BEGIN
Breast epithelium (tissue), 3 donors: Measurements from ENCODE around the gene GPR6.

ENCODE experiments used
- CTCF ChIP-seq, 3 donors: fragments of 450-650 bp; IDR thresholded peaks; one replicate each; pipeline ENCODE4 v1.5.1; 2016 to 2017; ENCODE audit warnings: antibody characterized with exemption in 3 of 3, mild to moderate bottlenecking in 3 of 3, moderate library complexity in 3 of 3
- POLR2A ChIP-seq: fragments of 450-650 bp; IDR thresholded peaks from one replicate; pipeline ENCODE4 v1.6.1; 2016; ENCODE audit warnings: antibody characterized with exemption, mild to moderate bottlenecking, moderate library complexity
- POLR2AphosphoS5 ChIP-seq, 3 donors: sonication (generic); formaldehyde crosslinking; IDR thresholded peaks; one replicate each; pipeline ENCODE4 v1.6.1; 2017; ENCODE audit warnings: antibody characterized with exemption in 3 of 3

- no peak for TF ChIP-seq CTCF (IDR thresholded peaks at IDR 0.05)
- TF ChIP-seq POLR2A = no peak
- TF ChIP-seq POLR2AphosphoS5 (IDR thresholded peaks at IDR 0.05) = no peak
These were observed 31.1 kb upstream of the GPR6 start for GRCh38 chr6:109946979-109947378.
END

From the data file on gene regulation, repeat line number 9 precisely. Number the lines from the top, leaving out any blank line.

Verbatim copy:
These were observed 31.1 kb upstream of the GPR6 start for GRCh38 chr6:109946979-109947378.